L’Oréal-UNESCO For Women in Science recently honoured five remarkable female scientists in Australia and New Zealand during a ceremony in Sydney. These early-career scientists received prestigious fellowships and substantial funding to advance their groundbreaking research.

In addition to the five local honourees, Australian Professor Lidia Morawska from the Queensland University of Technology was announced as a Laureate for the prestigious 2023 L’Oréal-UNESCO For Women in Science International Program. Professor Morawska received €100,000 ($165,000) for her outstanding contributions to air pollution and its impact on human health and the environment.

Marnie Carroll and Alex Davison.

Marnie Carroll, Chief Corporate Affairs & Engagement Officer at L’Oréal Australia & New Zealand, emphasised the program’s dedication to breaking gender barriers in STEM.

 “The L’Oréal-UNESCO For Women in Science program continues to recognise and celebrate the groundbreaking achievements and contributions to scientific progress made by females across Australia and New Zealand,” she said.

“Through awarding our 2023 Fellows, we aim to continue breaking down gender barriers within STEM and inspire younger generations of women to pursue their curiosity and ambitions within the field. This year, the selection of Fellows bring a diverse spectrum of knowledge and experience to our cohort of female scientists, so we are thrilled to be able to acknowledge their accomplishments and help foster the progression of their individual endeavours into the future.”

The ceremony celebrated four Australian Fellows: Dr Renata Borovic-Gajic, Dr Deborah Burnett, Dr Anna Trigos, and Dr Lucia Romani, along with New Zealand Fellow Dr Georgia Grant.

The recipients showcased diverse areas of expertise:

  • Dr. Renata Borovic-Gajic, University of Melbourne, focuses on data exploration and scientific discovery through innovative approaches to database systems.
  • Dr. Deborah Burnett, Garvan Institute of Medical Research, investigates autoimmune diseases and the role of “rogue” antibodies in treatment responsiveness.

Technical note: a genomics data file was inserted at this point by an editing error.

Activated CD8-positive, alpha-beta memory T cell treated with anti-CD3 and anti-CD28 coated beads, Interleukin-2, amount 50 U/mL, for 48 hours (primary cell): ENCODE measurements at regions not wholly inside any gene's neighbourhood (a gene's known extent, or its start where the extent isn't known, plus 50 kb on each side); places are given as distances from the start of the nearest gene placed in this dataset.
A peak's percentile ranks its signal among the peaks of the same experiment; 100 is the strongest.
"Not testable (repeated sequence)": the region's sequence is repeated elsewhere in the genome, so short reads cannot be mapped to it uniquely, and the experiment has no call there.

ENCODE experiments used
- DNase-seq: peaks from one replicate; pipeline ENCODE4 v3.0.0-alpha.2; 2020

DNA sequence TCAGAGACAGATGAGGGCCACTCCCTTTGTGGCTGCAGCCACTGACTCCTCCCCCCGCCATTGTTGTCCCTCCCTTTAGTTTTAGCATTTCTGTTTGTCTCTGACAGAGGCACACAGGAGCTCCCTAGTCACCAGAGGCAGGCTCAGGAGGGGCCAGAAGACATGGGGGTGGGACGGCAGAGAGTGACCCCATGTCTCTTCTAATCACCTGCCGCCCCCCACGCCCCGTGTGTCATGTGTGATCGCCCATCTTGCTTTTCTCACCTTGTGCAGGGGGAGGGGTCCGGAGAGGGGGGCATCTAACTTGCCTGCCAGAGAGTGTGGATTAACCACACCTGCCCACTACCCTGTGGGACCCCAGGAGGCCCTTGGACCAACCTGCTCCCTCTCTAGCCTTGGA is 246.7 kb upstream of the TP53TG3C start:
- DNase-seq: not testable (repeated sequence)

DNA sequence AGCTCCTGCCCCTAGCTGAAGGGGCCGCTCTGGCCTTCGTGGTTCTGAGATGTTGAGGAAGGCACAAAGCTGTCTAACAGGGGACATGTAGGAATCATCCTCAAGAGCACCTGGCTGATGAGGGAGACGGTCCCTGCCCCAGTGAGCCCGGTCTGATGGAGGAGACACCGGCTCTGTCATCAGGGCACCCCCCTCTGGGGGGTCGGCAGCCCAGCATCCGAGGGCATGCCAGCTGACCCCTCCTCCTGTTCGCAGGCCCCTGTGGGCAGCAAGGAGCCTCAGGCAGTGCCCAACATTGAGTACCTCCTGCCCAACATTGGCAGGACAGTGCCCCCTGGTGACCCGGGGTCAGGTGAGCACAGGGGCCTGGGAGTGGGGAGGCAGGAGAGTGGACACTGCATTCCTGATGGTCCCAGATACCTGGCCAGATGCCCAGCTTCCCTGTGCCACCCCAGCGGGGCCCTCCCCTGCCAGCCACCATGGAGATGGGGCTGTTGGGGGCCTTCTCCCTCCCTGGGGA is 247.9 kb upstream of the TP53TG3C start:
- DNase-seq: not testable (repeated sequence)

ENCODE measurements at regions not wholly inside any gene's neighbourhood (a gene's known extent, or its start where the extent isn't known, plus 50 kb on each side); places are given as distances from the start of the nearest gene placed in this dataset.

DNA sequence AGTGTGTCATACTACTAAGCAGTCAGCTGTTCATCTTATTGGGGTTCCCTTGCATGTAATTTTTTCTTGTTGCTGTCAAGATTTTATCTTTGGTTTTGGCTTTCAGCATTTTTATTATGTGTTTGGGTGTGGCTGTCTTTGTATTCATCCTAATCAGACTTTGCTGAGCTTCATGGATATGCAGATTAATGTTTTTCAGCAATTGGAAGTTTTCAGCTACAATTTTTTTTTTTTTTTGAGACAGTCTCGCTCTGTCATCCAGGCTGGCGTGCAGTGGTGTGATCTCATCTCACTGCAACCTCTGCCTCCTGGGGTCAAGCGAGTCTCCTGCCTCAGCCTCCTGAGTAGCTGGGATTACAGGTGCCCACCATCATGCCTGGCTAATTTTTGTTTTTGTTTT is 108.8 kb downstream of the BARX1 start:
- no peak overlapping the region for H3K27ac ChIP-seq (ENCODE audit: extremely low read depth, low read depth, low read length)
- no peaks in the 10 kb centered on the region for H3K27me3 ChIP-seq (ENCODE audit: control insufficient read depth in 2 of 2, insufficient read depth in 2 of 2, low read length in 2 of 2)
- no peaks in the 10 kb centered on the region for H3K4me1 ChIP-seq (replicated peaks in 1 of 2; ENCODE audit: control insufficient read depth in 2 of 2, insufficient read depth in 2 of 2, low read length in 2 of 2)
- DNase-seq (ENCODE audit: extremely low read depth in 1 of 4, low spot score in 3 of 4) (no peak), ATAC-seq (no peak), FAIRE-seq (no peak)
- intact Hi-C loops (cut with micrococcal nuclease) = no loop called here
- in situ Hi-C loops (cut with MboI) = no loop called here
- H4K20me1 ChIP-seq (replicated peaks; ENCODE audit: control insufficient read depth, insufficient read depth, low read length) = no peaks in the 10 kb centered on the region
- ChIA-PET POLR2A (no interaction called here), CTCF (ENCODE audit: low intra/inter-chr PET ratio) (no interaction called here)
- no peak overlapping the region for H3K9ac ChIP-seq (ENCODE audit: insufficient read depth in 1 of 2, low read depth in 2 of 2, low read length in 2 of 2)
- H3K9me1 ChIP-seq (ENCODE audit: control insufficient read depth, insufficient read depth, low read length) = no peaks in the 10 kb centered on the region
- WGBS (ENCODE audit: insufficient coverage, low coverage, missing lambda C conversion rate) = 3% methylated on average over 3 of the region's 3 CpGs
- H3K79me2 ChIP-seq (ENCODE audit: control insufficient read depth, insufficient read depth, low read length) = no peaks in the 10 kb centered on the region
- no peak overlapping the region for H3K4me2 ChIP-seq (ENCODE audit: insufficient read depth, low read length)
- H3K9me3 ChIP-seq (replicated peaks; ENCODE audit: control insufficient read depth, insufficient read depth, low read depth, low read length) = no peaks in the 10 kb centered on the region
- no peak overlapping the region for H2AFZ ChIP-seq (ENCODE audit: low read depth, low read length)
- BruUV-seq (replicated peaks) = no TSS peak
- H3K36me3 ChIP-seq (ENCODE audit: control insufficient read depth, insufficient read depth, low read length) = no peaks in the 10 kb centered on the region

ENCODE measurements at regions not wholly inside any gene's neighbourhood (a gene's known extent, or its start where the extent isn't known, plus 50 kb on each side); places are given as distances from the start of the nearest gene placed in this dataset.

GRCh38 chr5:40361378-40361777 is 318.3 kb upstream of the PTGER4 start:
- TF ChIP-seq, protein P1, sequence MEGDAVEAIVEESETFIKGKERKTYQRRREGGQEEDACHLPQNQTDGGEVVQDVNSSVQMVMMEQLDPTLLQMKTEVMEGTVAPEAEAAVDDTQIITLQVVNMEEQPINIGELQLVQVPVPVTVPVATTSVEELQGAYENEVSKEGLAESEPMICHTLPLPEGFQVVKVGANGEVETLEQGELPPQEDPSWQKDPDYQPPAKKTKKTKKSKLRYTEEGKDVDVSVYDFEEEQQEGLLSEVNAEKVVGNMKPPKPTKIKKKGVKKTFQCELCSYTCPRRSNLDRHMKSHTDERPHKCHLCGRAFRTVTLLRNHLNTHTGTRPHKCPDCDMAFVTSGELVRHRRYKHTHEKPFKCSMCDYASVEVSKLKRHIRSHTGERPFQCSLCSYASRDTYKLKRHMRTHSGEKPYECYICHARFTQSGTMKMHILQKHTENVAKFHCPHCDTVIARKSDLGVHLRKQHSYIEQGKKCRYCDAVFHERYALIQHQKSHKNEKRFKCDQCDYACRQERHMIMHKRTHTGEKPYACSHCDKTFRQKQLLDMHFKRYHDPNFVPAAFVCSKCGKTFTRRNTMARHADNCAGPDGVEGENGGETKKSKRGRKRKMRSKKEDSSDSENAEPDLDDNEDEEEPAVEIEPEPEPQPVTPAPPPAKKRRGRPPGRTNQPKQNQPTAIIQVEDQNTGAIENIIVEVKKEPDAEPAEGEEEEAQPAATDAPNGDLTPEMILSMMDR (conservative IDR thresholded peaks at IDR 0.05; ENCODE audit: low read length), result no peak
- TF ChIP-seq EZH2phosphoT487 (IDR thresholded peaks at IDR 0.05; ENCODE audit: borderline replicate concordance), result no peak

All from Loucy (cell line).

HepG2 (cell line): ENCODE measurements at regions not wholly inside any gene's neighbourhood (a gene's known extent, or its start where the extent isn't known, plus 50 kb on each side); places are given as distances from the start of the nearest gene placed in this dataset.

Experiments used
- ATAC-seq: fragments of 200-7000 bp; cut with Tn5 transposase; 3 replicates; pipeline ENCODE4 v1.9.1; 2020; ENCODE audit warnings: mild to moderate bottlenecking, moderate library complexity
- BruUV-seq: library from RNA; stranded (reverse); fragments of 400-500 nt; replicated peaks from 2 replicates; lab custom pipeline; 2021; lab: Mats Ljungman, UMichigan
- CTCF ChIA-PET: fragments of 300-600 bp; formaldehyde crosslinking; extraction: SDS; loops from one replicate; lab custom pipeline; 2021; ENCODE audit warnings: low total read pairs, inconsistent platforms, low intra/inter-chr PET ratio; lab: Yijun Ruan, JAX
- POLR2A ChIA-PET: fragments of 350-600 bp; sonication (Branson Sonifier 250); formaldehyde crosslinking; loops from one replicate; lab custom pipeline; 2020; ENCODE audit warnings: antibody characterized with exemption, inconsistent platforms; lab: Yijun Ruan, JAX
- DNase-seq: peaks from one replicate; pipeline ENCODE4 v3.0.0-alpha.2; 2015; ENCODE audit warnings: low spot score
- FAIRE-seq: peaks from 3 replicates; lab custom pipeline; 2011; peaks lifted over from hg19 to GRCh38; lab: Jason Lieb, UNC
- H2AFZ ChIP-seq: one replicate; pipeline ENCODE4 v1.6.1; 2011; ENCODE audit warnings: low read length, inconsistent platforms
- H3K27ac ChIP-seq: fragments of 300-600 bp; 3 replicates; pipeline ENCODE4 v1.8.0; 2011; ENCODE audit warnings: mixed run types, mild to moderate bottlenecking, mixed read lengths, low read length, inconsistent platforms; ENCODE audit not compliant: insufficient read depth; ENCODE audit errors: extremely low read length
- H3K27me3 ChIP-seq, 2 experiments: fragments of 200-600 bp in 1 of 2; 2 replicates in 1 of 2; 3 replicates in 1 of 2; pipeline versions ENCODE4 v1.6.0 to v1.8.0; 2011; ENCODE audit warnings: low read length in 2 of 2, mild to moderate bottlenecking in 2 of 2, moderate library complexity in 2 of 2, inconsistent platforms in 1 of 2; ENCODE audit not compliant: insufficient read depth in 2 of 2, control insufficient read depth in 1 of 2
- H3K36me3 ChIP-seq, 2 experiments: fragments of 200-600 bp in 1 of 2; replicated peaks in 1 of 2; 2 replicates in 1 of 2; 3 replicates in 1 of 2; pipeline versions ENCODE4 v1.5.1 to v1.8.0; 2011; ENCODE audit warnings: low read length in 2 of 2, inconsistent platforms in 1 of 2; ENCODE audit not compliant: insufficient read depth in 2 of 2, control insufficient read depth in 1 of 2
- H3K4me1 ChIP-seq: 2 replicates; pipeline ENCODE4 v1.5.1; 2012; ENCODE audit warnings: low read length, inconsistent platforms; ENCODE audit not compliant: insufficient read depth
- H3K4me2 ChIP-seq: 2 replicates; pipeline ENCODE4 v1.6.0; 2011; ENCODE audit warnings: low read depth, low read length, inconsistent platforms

• Dr. Anna Trigos, Peter MacCallum Cancer Centre, explores cancer ecosystems based on evolutionary principles, utilising advanced technologies.
  • Dr. Lucia Romani, Kirby Institute, UNSW, examines molecular antimicrobial resistance in Neisseria gonorrhoeae-positive samples from Fiji, contributing to infectious disease control.
  • Dr. Georgia Grant, GNS Science, NZ, studies post-polar ice sheet retreat and its impact on climate cycles, contributing to a healthier future for New Zealand.

This year marked the 25th anniversary of the L’Oréal-UNESCO Global For Women in Science Awards. Since 1998, these awards have celebrated and supported female scientists globally, recognising 4,100 researchers worldwide, with 65 acknowledged locally and 500 scientific experts participating in the selection process.

From left Amy Vhalos, Alex Davison, Kelly Fall-Armytage and Jess Tuntev.

While progress has been made, gender disparities persist, with only a one per cent increase in women in STEM fields in Australia between 2014 and 2019. Globally, less than four per cent of women have received a Nobel Prize for Science. The World Economic Forum estimates that achieving gender parity in science, technology, engineering, and mathematics will take over two centuries at the current rate.

Founded by scientist Eugène Schueller in 1909, L’Oréal, in collaboration with UNESCO, has spent the last 25 years highlighting scientific research and advocating for the crucial role of women in science. The program aims to inspire and support women in STEM, recognising the importance of diversity in scientific pursuits.

Read the current issue of our digital magazine below:

Leave a comment

Your email address will not be published. Required fields are marked *